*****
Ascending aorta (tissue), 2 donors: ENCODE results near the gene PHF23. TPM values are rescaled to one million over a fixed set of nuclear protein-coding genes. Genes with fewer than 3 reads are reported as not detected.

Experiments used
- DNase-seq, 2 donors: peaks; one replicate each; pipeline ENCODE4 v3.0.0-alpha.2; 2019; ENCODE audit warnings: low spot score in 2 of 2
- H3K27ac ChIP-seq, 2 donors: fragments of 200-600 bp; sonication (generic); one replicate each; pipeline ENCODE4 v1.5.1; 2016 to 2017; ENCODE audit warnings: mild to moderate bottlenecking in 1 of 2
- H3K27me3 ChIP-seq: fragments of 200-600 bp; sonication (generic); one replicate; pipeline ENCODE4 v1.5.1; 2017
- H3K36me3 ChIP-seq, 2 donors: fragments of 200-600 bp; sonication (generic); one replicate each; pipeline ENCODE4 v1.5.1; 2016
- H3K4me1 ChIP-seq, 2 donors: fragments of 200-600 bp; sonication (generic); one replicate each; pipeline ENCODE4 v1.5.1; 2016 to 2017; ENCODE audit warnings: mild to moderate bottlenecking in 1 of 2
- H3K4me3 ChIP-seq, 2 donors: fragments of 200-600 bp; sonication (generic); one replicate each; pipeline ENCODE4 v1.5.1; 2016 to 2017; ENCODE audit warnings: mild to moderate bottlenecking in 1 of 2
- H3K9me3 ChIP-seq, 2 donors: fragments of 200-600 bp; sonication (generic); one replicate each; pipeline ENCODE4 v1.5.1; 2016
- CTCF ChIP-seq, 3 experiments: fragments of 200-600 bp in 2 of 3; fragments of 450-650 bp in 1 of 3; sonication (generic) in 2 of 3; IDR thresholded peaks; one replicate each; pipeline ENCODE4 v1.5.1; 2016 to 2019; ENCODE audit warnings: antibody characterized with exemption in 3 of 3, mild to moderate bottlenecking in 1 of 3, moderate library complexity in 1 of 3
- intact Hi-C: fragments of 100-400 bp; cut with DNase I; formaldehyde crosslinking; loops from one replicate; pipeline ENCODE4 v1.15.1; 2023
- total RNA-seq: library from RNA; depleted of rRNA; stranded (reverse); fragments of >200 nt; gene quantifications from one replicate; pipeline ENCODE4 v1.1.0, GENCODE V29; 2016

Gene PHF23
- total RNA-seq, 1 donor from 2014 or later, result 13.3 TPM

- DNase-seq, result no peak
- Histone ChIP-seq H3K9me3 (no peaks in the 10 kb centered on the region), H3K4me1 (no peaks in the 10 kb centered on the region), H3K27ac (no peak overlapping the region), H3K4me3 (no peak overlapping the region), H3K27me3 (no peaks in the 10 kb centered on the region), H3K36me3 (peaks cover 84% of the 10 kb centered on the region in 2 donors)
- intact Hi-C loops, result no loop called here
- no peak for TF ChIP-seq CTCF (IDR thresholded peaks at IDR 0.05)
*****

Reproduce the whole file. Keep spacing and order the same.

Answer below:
Ascending aorta (tissue), 2 donors: ENCODE results near the gene PHF23. TPM values are rescaled to one million over a fixed set of nuclear protein-coding genes. Genes with fewer than 3 reads are reported as not detected.

Experiments used
- DNase-seq, 2 donors: peaks; one replicate each; pipeline ENCODE4 v3.0.0-alpha.2; 2019; ENCODE audit warnings: low spot score in 2 of 2
- H3K27ac ChIP-seq, 2 donors: fragments of 200-600 bp; sonication (generic); one replicate each; pipeline ENCODE4 v1.5.1; 2016 to 2017; ENCODE audit warnings: mild to moderate bottlenecking in 1 of 2
- H3K27me3 ChIP-seq: fragments of 200-600 bp; sonication (generic); one replicate; pipeline ENCODE4 v1.5.1; 2017
- H3K36me3 ChIP-seq, 2 donors: fragments of 200-600 bp; sonication (generic); one replicate each; pipeline ENCODE4 v1.5.1; 2016
- H3K4me1 ChIP-seq, 2 donors: fragments of 200-600 bp; sonication (generic); one replicate each; pipeline ENCODE4 v1.5.1; 2016 to 2017; ENCODE audit warnings: mild to moderate bottlenecking in 1 of 2
- H3K4me3 ChIP-seq, 2 donors: fragments of 200-600 bp; sonication (generic); one replicate each; pipeline ENCODE4 v1.5.1; 2016 to 2017; ENCODE audit warnings: mild to moderate bottlenecking in 1 of 2
- H3K9me3 ChIP-seq, 2 donors: fragments of 200-600 bp; sonication (generic); one replicate each; pipeline ENCODE4 v1.5.1; 2016
- CTCF ChIP-seq, 3 experiments: fragments of 200-600 bp in 2 of 3; fragments of 450-650 bp in 1 of 3; sonication (generic) in 2 of 3; IDR thresholded peaks; one replicate each; pipeline ENCODE4 v1.5.1; 2016 to 2019; ENCODE audit warnings: antibody characterized with exemption in 3 of 3, mild to moderate bottlenecking in 1 of 3, moderate library complexity in 1 of 3
- intact Hi-C: fragments of 100-400 bp; cut with DNase I; formaldehyde crosslinking; loops from one replicate; pipeline ENCODE4 v1.15.1; 2023
- total RNA-seq: library from RNA; depleted of rRNA; stranded (reverse); fragments of >200 nt; gene quantifications from one replicate; pipeline ENCODE4 v1.1.0, GENCODE V29; 2016

Gene PHF23
- total RNA-seq, 1 donor from 2014 or later, result 13.3 TPM

- DNase-seq, result no peak
- Histone ChIP-seq H3K9me3 (no peaks in the 10 kb centered on the region), H3K4me1 (no peaks in the 10 kb centered on the region), H3K27ac (no peak overlapping the region), H3K4me3 (no peak overlapping the region), H3K27me3 (no peaks in the 10 kb centered on the region), H3K36me3 (peaks cover 84% of the 10 kb centered on the region in 2 donors)
- intact Hi-C loops, result no loop called here
- no peak for TF ChIP-seq CTCF (IDR thresholded peaks at IDR 0.05)